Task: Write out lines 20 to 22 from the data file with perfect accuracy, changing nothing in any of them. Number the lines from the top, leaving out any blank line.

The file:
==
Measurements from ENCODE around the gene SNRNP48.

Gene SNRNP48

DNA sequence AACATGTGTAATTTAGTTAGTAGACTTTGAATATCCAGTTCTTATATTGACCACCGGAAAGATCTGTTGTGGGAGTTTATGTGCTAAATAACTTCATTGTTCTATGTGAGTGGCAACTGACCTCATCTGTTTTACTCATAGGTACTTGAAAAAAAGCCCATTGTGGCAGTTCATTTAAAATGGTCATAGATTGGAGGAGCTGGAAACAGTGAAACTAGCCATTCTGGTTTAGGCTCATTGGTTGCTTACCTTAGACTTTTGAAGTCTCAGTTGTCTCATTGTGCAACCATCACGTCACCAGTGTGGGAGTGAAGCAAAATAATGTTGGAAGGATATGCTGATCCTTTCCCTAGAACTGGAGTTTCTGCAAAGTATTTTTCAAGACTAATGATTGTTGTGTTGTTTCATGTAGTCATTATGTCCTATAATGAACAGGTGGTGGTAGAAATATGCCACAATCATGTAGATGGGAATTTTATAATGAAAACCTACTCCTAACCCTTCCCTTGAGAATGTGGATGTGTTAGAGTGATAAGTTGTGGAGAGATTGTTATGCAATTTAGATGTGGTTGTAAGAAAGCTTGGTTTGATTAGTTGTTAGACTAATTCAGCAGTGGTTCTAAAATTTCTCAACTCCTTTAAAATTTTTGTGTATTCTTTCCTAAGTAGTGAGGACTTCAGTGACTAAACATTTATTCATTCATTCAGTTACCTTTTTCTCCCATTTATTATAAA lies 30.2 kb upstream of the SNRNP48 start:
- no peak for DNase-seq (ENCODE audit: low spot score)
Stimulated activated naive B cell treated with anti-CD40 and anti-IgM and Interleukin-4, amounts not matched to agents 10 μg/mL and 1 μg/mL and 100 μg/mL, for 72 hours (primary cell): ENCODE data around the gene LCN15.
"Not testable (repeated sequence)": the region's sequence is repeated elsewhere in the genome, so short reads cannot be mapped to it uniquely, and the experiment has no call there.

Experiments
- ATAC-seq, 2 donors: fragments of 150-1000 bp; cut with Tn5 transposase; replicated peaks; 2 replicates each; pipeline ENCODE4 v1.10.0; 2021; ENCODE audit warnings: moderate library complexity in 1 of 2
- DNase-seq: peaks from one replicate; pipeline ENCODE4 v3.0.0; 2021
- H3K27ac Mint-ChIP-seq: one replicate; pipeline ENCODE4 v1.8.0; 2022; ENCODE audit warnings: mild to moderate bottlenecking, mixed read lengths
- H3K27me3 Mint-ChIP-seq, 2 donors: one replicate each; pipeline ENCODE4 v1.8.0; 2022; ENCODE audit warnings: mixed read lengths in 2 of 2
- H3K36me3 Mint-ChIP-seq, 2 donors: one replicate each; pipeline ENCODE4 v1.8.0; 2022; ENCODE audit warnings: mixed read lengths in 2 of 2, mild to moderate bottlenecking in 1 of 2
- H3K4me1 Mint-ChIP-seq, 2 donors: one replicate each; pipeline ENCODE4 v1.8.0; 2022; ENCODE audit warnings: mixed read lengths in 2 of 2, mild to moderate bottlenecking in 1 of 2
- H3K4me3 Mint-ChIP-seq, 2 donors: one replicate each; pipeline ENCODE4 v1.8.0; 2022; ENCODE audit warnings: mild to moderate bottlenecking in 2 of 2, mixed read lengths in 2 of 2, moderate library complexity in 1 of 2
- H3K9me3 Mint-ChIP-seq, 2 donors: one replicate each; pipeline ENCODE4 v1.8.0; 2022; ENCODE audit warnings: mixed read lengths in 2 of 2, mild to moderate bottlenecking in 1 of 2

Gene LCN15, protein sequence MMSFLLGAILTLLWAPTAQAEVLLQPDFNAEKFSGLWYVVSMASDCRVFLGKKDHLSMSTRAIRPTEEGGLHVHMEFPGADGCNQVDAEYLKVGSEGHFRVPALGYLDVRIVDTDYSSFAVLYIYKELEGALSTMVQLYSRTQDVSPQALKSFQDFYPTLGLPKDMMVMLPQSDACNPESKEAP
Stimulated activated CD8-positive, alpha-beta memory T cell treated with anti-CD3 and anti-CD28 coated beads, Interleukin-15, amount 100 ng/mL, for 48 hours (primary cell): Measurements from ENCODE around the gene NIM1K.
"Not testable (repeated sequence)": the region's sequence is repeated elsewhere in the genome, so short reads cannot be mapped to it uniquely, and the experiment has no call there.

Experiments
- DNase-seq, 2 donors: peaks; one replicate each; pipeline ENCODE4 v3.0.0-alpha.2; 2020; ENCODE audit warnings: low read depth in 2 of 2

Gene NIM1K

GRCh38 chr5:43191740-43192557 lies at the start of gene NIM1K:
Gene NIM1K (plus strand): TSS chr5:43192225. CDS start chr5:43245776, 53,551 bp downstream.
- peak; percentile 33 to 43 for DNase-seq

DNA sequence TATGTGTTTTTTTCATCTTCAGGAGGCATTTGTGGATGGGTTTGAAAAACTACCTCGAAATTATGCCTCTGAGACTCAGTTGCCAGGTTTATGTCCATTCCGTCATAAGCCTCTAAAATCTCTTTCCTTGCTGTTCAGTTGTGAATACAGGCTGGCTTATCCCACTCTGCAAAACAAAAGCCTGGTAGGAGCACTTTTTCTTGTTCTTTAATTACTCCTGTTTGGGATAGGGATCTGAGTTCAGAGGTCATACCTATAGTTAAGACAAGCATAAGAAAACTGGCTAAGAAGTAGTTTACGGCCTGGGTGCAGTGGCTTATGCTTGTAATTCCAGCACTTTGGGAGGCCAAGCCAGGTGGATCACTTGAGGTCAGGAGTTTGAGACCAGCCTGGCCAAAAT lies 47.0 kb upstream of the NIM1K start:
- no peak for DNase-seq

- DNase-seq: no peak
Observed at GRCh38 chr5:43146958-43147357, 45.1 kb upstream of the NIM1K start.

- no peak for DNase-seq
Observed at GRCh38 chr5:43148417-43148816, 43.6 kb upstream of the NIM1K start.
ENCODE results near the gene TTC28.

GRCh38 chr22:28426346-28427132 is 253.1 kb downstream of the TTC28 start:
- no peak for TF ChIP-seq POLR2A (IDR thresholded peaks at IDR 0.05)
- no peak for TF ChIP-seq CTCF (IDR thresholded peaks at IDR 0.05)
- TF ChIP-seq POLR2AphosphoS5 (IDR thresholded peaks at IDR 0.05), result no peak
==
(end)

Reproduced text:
- DNase-seq, 2 donors: peaks; one replicate each; pipeline ENCODE4 v3.0.0-alpha.2; 2020; ENCODE audit warnings: low read depth in 2 of 2

Gene NIM1K

GRCh38 chr5:43191740-43192557 lies at the start of gene NIM1K: